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This profile was last updated on 10/15/13  and contains information from public web pages.

Fr. Michael R. Duesterhaus

Wrong Fr. Michael R. Duesterhaus?

Chaplain

CatholicMil.org
P.O. Box 1757
Front Royal, Virginia 22630
United States

 
Background

Employment History

  • Priest
    Diocese of Arlington , VA
  • Priest
    Diocese of Richmond , Va.
  • Parochial Vicar
    St. Elizabeth Ann Seton Parish
  • Pastor
    St. William of York
  • 26th MEU
  • MCB Quantico

Board Memberships and Affiliations

Education

  • Bachelor in Arts degrees , Philosophy and English
    St. Charles Borromeo Seminary
  • Masters of Arts , Dogmatic Theology
  • Masters of Divinity
68 Total References
Web References
Lewis & Company
www.rosaryparts.com, 15 Oct 2013 [cached]
Fr. Michael Duesterhaus, Chaplain, CatholicMil.Org, Military Rosary Donations, P. O. Box 1757, Front Royal, VA 22630. All black cord or Ranger Rosaries with black beads, black plastic crucifix & center only, (no metal accepted).
Board of Advisors
www.catholicmil.org, 10 June 2011 [cached]
Fr. Michael Duesterhaus, LCDR, CHC, USNR
Fr. ...
www.missioncapodanno.org, 5 Mar 2014 [cached]
Fr. Duesterhaus
...
Fr. Michael Duesterhaus, LCDR, CHC, USNR Chaplain
...
Fr. MICHAEL DUESTERHAUS: Father Duesterhaus grew up in Fairfax County, graduating from his parish grade school of Our Lady of Good Counsel in Vienna. After graduating from Bishop O'Connell High School in frmichael duesterhaus 1 Arlington, he attended St. Charles Borromeo Seminary in Philadelphia where he earned Bachelor in Arts degrees in both Philosophy and English, a Masters of Divinity, and a Masters of Arts (Dogmatic Theology). Father was ordained on May 18th, 1991. He is a candidate for a Licentiate in Philosophy from Catholic University of America.
Father Duesterhaus' parish assignments include: Holy Spirit, Annandale; St. Theresa, Ashburn; St. Michael, Annandale; St. William of York, Stafford; St. Patrick, Chancellorsville; St. Elizabeth Ann Seton, Lake Ridge; St. Matthew's, Spotsylvania; and is currently at Our Lady of Angels, Woodbridge.
Commissioned a Naval Officer in the Reserves in 1988, Father has served on Active Duty as a chaplain with the Marine Corps: 3d Maintenance BN, 3d FSSG (Okinawa, 1996-1998); 4th Marine Regiment, 3d Marine Division (Okinawa, 1998-1999). As a mobilized Reservist, he served with the 26th MEU (2005); 2d Marine Division HQ (Ramadi & Fallujah, Iraq, 2005-2006); and Regimental Combat Team Six (Ramadi, Iraq, 2009). Having served at MCB Quantico as a Reservist, he is now forward deployed to Djibouti, Africa.
Chaplain Testimonies Archives - Page 3 of 4 - Mission CapodannoMission Capodanno | Page 3
www.missioncapodanno.org [cached]
Fr. Duesterhaus
...
Father Michael R. Duesterhaus, a priest in the Diocese of Richmond, Va.*, completed three tours in Iraq as a chaplain in the Navy Reserve. His second deployment was extended by three months because of the shortage of priests in the country. Around that time, he said the 82nd Airborne Division arrived in Iraq for a 10-month tour expecting that their Catholic troops would not have access to a priest.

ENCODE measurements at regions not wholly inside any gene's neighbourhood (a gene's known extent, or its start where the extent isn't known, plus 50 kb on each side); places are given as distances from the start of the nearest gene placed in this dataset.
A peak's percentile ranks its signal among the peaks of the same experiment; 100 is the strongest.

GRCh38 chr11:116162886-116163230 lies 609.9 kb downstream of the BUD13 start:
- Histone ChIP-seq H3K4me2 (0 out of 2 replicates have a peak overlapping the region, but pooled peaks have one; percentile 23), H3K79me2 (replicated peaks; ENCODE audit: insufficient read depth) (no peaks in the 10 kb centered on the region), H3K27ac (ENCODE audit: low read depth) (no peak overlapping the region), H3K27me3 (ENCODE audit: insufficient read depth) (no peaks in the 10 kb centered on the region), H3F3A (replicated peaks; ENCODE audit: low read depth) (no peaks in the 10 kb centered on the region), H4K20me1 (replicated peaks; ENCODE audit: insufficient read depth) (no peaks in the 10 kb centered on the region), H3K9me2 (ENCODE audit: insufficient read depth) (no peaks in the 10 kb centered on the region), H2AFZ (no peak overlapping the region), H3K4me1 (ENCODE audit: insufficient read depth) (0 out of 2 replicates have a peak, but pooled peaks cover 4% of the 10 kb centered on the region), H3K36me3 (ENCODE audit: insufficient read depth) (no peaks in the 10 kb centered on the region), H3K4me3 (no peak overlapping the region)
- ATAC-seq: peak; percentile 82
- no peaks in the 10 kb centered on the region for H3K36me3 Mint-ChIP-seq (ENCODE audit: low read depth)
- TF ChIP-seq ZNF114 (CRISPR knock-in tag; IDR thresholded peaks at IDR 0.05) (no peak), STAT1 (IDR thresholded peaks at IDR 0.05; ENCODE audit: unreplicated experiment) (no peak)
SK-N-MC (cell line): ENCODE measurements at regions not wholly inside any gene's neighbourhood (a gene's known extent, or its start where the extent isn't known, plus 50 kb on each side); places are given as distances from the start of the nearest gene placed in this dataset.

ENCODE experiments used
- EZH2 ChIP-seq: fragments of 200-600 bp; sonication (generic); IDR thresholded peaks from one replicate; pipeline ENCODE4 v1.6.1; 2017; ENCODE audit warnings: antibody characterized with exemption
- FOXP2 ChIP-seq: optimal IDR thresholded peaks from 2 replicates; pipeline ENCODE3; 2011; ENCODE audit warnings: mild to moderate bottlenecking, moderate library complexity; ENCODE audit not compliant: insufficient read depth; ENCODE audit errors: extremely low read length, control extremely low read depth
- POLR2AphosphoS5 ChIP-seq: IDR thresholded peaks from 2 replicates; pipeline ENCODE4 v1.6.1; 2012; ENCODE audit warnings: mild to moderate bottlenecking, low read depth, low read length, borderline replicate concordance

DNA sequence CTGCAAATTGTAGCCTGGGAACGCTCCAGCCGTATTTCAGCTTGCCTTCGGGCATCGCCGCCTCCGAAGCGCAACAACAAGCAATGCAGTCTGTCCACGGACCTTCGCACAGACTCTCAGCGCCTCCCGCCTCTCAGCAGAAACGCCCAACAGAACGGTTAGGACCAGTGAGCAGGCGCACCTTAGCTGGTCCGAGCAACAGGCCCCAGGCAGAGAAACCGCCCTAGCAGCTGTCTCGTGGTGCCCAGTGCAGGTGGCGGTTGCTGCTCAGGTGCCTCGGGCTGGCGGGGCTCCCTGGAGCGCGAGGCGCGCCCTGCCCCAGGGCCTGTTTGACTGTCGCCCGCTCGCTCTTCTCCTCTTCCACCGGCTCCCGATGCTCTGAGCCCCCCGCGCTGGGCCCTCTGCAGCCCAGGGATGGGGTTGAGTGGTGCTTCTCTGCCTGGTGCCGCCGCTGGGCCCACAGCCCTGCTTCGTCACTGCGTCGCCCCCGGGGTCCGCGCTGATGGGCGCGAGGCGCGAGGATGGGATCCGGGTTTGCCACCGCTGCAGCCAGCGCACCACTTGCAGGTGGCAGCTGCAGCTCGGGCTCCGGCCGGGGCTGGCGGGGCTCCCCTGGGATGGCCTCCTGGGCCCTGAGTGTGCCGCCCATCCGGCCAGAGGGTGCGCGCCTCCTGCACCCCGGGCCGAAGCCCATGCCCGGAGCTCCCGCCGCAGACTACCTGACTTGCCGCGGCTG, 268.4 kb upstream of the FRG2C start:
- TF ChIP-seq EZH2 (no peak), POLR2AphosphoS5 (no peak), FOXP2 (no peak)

"They were shocked when I greeted them," Father Duesterhaus said.
...
*MC Note: Fr. Michael Duesterhaus is a priest of the Diocese of Arlington, VA- not Richmond, VA.
fr. michael duesterhaus
www.catholicherald.com, 27 Sept 2006 [cached]
Father Michael Duesterhaus, a chaplain in the U.S. Naval Reserves."But that's the kind of thing you don't want to dwell on." The sounds of children playing could be heard from his rectory office at St. Elizabeth Ann Seton Parish in Lake Ridge, but within moments, Father Duesterhaus was back in Iraq where he spent the past two years. As chaplain, he presided over memorial services, which he "got tired of" doing so often."The sad thing is you get really good at them," he said. Father Duesterhaus returned to America in June after his mother died.He was scheduled to be in Iraq for five more weeks, but his commander let him stay in the United States after the funeral. Father Duesterhaus was deployed twice in two years, which is about as much as one person can do at a time, he said.His first assignment was as chaplain of the 26th Marine Expeditionary Unit (MEU). The MEU is an self-sufficient unit with 2,600 Marines with their own transportation, ammunition and food.During this time, Father Duesterhaus traveled with the MEU as the soldiers trained American allies in surrounding countries.His second term was at Camp Blue Diamond in Al-Ramadi and Headquarters Group in Camp Fallujah, both in Iraq.On an average Sunday, Father Duesterhaus celebrated Mass on the main camp and then in different camps.According to Father Duesterhaus, Ramadi is a rough region of Iraq."It was the most abused by Saddam," he said.Since chaplains are unarmed, Father Duesterhaus always had a Religious Program Specialist (RP) serving as his bodyguard, transport driver and assistant. A "snapshot" of his parish looked like this: "A crowd of guys about three years out of high school. … The father and son who serve in the same unit.The doctor who hopes that his surgical skills won't be needed, but knows they will. … A Marine with a dirty uniform, but a clean rifle," wrote Father Duesterhaus in his blog.The tailgate of a Humvee and wooden boxes in a field of mud were his altars.His vestments were camouflage, and while traveling, his chalice "not much bigger than a Dixie cup," he wrote."Military chaplaincy is a sub-culture," he said, adding that it was necessary for him to "keep up, physically, with these people."They were living in unfamiliar territory in tight quarters.Father Duesterhaus recalled two weeks in Jordan they spent sleeping in tents without showers. Every day is a work day for the soldiers overseas."The only thing different on Sunday is they get to go to church and not report to work until later in the day," he said. A third of his ministry was secular counseling.He explained that anything said to a chaplain is confidential.In addition to young soldiers, colonels and generals often came to him for advice on moral issues. "I deal with all ranks and people," he said. Father Duesterhaus is now home and serving as parochial vicar at St. Elizabeth Ann Seton Parish, but it doesn't feel "real" to him yet.He performed a baptism and a wedding for the first time in 25 months. He's found that his definition of stress has changed as well as what he classifies as a "real emergency."He noted that many people get worked up about things that aren't incredibly important."I don't understand why Americans drink bottled water," he said."Most Americans don't know how good they have it."American tap water is perfectly safe.As he left Iraq, 60 percent of the nation had clean water for the first time. On a whole, the Iraqis are seeing several lifestyle improvements.When Father Duesterhaus traveled by air, he saw the villages lit with electricity. "They never had electricity before," he said."Saddam destroyed a lot."This included the culture.The society was broken down, and now they are just beginning to rebuild, which will take time. Despite it all, Father Duesterhaus is hopeful for a better future in Iraq.He has seen ex-patriots returning to Iraq to take leadership roles in the new government.The education system is greatly improved."I have no regrets, and I'd go back if they told me to," he said, adding that he will probably be called up to active duty again in a couple of years.